Enfant Terrible and Plenty have been doing battle on the Farr 40 International Circuit for several years now. Enfant Terrible and Plenty have been doing battle on the Farr 40 International Circuit for several years now. Those two top-notch programs have resumed their rivalry this week in the waters off this historic city along the Dalmatian coast.
Posted on 23 Sep
Impressive tow-in freestyle show on the water in Cold Hawaii
The second day of the netIP Cold Hawaii PWA World Cup proved to be yet another lay day for the main competitio The second day of the netIP Cold Hawaii PWA World Cup proved to be yet another lay day for the main competition as expected with light winds and small waves.
Posted on 21 Sep
Brookes and Gatehouse Videos with Knut Frostad
Navico, the parent company for Brookes and Gatehouse (B&G), Simrad and Lowrance have prepared some terrific videos Navico, the parent company for Brookes and Gatehouse (B&G), Simrad and Lowrance have prepared some terrific videos with Knut Frostad, the legendary Volvo Ocean Race sailor and former CEO. See him talk about sailing in general, the B&G product choices and placement he made for his own boat, and then why he loves his Outremer 5X.
Posted on 8 Sep
Soft Padeyes – light, strong and versatile
Several types of soft padeyes are now available and are proving increasingly popular over traditional stainless steel pa Several types of soft padeyes are now available on the market and are proving increasingly popular over traditional stainless steel padeyes. They all capitalise on the incredible strength to weight ratio and abrasion resistance of Dyneema® which offers a reliable, robust, flexible and safe termination.
Posted on 6 Sep
The hurricanes headed for Hawaii and Florida
The National Weather Service has upgraded a tropical storm headed for Florida to hurricane status. The National Weather Service has upgraded a tropical storm headed for Florida to hurricane status. The first of two hurricanes headed toward Hawaii lost strength and was downgraded to a tropical storm. Meanwhile, in Florida, a tropical storm gained in strength and is now designated as a hurricane.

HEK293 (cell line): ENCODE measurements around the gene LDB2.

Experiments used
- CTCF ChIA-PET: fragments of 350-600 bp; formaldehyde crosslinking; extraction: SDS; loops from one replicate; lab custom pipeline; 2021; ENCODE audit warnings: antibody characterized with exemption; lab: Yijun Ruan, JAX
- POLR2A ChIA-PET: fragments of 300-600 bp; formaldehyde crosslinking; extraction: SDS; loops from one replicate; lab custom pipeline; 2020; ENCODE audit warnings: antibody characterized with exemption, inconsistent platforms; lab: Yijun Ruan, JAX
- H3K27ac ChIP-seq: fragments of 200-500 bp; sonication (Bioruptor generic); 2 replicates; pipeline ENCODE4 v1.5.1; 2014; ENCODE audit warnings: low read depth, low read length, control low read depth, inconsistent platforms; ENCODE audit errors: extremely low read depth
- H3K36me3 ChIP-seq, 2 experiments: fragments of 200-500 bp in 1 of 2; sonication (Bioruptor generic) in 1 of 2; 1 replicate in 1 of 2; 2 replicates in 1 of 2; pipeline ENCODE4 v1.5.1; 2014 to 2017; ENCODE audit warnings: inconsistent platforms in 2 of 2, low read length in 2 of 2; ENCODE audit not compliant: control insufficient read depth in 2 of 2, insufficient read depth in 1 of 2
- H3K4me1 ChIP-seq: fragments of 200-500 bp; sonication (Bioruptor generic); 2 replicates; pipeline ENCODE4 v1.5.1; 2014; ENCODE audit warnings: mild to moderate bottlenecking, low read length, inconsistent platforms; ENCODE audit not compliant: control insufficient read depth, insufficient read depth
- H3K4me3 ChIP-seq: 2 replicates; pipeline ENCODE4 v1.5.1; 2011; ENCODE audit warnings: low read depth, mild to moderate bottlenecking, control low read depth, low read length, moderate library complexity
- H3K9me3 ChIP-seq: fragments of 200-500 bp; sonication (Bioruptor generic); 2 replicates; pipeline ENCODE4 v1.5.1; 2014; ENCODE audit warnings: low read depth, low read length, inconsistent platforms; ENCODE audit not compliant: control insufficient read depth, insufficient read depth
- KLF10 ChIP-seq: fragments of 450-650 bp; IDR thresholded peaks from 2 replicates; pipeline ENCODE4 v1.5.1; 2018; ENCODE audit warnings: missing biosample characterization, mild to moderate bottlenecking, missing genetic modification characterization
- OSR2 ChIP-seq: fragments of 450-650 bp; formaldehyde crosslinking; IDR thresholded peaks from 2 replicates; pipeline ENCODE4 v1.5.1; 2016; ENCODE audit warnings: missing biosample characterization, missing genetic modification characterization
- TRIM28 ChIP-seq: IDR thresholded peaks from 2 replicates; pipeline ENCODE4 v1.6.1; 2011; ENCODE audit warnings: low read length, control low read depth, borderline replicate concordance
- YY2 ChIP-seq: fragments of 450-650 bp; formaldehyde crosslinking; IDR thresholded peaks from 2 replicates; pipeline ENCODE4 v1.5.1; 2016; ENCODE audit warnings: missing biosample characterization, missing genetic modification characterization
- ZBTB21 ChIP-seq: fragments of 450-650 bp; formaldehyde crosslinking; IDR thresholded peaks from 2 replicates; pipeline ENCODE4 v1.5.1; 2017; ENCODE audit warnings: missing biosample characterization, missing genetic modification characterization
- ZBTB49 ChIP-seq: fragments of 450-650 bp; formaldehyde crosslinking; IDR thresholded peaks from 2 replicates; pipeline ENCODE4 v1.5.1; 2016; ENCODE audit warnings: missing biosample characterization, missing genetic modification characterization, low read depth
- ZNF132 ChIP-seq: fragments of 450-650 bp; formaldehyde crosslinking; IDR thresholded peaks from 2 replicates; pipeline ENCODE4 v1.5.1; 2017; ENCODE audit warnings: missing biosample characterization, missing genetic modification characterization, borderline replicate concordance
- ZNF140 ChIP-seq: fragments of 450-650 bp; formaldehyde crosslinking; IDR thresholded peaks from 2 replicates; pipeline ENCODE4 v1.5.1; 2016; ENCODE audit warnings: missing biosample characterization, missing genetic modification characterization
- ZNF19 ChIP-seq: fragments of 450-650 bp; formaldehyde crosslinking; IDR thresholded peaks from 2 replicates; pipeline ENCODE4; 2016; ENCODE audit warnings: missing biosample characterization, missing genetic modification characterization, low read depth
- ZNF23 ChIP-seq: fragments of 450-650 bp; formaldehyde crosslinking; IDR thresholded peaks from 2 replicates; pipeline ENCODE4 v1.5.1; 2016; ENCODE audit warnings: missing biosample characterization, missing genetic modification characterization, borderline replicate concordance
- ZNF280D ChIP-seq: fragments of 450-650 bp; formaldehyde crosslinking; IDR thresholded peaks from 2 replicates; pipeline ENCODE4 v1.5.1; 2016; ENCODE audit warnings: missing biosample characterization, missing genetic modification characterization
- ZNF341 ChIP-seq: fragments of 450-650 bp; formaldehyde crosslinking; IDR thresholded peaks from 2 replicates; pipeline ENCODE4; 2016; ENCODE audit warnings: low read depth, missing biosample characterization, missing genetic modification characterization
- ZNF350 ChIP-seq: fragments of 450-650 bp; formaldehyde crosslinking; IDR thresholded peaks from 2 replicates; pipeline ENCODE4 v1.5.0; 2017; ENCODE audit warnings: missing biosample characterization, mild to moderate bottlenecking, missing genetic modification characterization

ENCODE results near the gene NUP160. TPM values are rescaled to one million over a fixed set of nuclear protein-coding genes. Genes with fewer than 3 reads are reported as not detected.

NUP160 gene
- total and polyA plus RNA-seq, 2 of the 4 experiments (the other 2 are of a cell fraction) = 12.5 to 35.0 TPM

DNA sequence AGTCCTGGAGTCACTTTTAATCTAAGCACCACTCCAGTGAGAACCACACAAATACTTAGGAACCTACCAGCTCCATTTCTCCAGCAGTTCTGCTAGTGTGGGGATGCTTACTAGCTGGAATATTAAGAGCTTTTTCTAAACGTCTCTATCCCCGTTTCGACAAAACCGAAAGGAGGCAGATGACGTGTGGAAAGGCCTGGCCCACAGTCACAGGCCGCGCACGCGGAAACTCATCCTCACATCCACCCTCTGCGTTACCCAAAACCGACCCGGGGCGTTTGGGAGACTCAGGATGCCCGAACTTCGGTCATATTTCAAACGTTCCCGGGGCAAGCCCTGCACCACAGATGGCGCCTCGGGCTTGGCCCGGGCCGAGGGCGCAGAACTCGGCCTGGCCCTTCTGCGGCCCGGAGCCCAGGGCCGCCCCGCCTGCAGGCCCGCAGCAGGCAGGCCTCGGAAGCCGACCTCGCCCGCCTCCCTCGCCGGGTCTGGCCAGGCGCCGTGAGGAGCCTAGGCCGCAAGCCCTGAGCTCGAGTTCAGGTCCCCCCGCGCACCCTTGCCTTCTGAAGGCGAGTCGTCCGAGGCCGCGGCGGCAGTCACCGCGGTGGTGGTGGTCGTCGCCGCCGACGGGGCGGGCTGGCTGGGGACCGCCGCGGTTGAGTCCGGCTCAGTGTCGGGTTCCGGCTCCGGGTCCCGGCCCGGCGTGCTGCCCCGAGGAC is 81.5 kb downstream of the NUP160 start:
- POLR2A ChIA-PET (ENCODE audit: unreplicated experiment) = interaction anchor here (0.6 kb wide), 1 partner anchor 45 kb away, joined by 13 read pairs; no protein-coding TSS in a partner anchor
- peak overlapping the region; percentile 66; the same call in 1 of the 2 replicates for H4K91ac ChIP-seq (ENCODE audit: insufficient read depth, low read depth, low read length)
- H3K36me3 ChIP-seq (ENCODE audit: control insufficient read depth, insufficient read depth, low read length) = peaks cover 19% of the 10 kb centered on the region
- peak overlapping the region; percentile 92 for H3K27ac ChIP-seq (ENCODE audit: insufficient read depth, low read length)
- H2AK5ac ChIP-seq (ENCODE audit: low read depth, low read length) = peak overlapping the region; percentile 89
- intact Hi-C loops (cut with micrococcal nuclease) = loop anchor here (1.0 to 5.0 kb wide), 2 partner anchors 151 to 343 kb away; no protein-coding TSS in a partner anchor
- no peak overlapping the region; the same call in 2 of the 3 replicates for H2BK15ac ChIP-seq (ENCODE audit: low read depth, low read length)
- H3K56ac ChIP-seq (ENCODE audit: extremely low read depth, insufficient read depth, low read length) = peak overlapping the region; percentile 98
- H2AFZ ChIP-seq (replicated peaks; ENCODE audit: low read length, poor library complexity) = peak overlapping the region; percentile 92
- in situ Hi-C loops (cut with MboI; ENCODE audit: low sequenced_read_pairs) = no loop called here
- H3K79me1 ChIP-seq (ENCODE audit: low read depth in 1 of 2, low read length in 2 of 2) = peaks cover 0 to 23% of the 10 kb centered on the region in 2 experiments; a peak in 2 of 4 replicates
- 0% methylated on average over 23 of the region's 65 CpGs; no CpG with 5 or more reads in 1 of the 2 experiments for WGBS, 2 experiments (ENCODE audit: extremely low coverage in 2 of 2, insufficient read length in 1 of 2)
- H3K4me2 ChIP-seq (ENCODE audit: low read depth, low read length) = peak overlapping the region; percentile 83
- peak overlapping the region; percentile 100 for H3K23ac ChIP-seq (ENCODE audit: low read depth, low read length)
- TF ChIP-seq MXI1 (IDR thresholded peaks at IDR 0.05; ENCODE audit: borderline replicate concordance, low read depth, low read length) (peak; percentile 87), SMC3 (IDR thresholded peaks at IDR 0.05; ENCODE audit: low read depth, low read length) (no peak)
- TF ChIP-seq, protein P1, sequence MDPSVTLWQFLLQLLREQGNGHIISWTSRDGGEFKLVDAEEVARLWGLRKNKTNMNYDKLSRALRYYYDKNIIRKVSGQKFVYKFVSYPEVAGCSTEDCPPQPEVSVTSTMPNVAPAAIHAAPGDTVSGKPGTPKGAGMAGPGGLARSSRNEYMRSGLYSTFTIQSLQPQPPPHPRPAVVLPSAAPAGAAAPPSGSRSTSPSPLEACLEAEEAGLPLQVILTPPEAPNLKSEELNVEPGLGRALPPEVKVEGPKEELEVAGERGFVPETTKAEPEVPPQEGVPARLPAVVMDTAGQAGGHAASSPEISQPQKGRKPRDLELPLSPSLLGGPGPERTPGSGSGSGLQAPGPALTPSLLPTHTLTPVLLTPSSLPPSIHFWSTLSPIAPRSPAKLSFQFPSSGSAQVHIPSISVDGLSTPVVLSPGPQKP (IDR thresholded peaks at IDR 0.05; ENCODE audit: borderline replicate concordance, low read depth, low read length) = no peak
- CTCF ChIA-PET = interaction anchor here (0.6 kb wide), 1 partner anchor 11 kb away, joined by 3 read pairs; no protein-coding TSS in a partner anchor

Posted on 4 Sep
Zhik sailors win 17 sailing medals at 2016 Olympic Regatta
The 2016 Olympic games are over and what a Games they have been - Zhik sailors dominated Zhik sailors won almost 60% of the medals contested at Rio de Janeiro. It was a regatta which tested sailors and gear - with one day being the most severe conditions ever experienced at an Olympic regatta. For the Zhik team riders on the waters of Rio, four years and more of hard work and dedication have paid off for many.
Posted on 29 Aug
Kids Polarised Sunglasses from Barz Optics
Barz Optics have developed a quality range of junior polarised sunglasses ideal for sailing and fishing. Barz Optics have developed a quality range of junior polarised sunglasses ideal for sailing and fishing. Each pair are supplied with a neoprene case and sunglass retainer.
Posted on 4 Aug
Reducing weight aloft with composite backstays
Reducing weight aloft is one of the most cost effective ways of increasing your boat speed and performance. Reducing weight aloft is one of the most cost effective ways of increasing your boat speed and performance. Every kilogram you take out of the rig is roughly equivalent to 4kg added to the bottom of your keel!
Posted on 26 Jul
Free $US3,000 Carbon Vang with SouthernFurl boom orders in July
Southern Spars is giving a free carbon vang - valued at US$3,000 - with SouthernFurl in-boom furlers ordered in July Southern Spars is giving away a free carbon vang - valued at US$3,000 - with all of their SouthernFurl in-boom furlers ordered in July. Carbon gas vangs make a great addition to the furling boom package, though if you’d prefer to keep your existing one, Southern Spars will offer you a 5% discount on the price of your boom instead.
Posted on 29 Jun
Newport Bermuda Race - High Noon takes honours
As the Newport Bermuda Race fleet rushed to the finish line on Monday in the wake of the first-to-finish boat, As the Newport Bermuda Race fleet rushed to the finish line on Monday in the wake of the first-to-finish boat, the powerful 100-foot grand prix Comanche, to the surprise of many they were led by an unusual boat and crew. High Noon, at 41 feet, is fully 59 feet shorter than Comanche and tens of feet shorter than many other entries.
Posted on 22 Jun